How long do non-EU citizens have to be present in EU to avoid losing residency status?

How long do non-EU citizens have to be present in the European Union to make sure they don’t lose the status of long-term resident? For the first time the Court of Justice of the European Union has given an answer. 

A banner publicising the 'Next Generation EU' campaign and with an EU flag
A banner publicising the 'Next Generation EU' campaign and with an EU flag fluttering near by at the European Commission headquarters, in Brussels on October 13, 2021. (Photo by Aris Oikonomou / AFP)

Being physically present in the EU for a few days in a 12-month period is enough to avoid losing permanent residency, EU judges said.

And once long-term residence is acquired, “it is not necessary for the person concerned to have his or her habitual residence or centre of interests in the European Union,” the Court has specified. 

What’s the background?

Under the EU directive entered into force in 2006, non-EU citizens can apply for long-term resident status once they have lived legally in a country of the European Union for an uninterrupted period of five years. 

To get the status, they need to have a stable source of income and meet their own needs and those of their family members without relying on social assistance. They also need to have health insurance and, if required at the national level, prove they are integrated in society, for instance by knowing the language or the fundamental principles of the country. 

Once acquired, long-term residence grants rights similar to EU citizens in terms or work, education, social security and other welfare benefits. In addition, it should make it easier to move for work or study to other EU countries, although there are still many gaps in the way the directive is applied at the national level.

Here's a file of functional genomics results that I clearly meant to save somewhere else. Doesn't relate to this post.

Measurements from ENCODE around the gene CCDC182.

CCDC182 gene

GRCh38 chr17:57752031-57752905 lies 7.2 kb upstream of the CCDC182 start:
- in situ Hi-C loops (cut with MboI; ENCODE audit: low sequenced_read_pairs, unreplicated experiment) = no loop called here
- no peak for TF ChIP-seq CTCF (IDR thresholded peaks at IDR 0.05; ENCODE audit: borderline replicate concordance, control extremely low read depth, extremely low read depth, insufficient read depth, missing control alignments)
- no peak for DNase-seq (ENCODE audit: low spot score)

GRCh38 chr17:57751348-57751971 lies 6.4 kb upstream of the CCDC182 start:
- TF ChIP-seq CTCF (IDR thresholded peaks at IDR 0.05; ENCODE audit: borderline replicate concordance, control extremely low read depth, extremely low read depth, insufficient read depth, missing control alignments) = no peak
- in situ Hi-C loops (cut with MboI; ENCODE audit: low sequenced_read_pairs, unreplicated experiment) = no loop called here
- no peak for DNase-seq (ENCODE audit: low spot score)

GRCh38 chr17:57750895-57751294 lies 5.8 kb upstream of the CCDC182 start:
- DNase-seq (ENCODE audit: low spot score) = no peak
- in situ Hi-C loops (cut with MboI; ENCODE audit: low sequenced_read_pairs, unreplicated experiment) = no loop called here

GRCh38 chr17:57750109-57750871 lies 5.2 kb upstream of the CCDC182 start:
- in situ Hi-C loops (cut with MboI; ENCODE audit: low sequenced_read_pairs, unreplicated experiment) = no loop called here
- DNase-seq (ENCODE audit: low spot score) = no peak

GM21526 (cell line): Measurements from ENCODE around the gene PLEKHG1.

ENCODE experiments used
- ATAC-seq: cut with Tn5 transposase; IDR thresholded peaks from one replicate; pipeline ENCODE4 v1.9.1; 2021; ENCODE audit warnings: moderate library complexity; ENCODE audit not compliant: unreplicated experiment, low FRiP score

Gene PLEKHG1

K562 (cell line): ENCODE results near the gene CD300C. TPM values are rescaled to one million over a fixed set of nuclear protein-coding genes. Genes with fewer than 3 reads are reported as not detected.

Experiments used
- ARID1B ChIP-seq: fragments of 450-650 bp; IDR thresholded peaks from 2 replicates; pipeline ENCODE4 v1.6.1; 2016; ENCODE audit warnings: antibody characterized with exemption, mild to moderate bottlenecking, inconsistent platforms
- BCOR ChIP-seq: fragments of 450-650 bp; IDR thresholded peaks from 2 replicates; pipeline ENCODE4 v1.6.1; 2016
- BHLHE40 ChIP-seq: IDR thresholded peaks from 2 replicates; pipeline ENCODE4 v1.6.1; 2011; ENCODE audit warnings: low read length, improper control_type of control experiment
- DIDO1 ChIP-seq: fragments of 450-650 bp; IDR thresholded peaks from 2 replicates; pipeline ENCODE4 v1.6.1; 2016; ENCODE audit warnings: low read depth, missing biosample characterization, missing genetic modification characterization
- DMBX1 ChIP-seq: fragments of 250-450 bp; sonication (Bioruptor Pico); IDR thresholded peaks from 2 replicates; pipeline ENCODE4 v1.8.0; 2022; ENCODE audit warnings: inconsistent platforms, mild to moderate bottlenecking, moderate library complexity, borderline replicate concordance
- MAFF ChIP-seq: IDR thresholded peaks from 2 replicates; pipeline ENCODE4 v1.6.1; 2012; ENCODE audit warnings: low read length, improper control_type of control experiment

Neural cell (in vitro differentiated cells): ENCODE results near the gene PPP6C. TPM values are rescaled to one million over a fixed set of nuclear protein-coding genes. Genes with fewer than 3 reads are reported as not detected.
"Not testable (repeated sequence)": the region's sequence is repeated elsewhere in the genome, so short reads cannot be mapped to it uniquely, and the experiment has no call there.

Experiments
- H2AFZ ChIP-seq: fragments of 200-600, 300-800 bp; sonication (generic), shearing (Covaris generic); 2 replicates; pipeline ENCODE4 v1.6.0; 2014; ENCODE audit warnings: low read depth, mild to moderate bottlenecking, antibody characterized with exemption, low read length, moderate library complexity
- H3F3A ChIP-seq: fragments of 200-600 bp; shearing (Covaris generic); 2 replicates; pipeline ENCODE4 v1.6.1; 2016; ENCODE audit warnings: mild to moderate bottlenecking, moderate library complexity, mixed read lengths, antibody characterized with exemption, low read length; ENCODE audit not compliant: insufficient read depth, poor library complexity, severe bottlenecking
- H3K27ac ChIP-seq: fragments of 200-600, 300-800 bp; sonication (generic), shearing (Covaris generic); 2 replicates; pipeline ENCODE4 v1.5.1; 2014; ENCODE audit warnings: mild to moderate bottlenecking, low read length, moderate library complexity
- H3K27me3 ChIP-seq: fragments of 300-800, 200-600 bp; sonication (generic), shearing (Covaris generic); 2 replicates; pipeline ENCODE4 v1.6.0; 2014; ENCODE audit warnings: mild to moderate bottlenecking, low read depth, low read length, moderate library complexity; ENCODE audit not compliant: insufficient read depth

The status can also be lost if the person concerned is absent from the EU for 12 consecutive months (EU countries can allow longer periods or consider exceptional circumstances). 

But what counts as presence to break the 12-month period and maintain the status? The initial directive did not specify it and only on Thursday the EU Court of Justice provided a clarification. 

Why was the clarification needed?

The case was related to a Kazakh citizen living in Austria. The head of government of the Vienna Province (Landeshauptmann von Wien) had refused his application to renew the long-term residence permit because, in the previous 5 years, he had been present in the EU territory for only a few days a year. 

He then challenged the decision with the local administrative court (Verwaltungsgericht), requesting an interpretation of the rules to the Court of Justice of the EU. 

The administrative court asked the EU Court to clarify whether any physical presence, even of a few days, would be sufficient to prevent the loss of status, or whether an EU member state could set additional conditions, such as having habitual residence or a centre of interests in the country.

And what was the ruling?

The EU Court of Justice ruled this week that “to prevent the loss of long-term resident status” it is sufficient to be present in the EU for a few days in the 12 months following the start of the absence. 

This interpretation of the directive will now have to be followed by national administrations and courts EU-wide (except in Denmark and Ireland, which have opted out from this directive. It is possible for EU countries to opt out from EU directives on justice and home affairs but not on the internal market.)

The EU judges noted that the directive “seeks to ensure the integration of third-country nationals” and since they have already “demonstrated that they are settled in that member state”, they are, in principle, “free, as are EU citizens, to travel and reside, also for longer periods, outside the territory of the European Union” without losing their status. The rule applies as long as they maintain a link with the EU, which means they are not absent for more than 12 consecutive months, the Court added. 

Steve Peers, professor of EU law, human rights law and world trade law at the University of Essex, in England, said “this is the first judgment on this aspect of the loss of status due to absence.”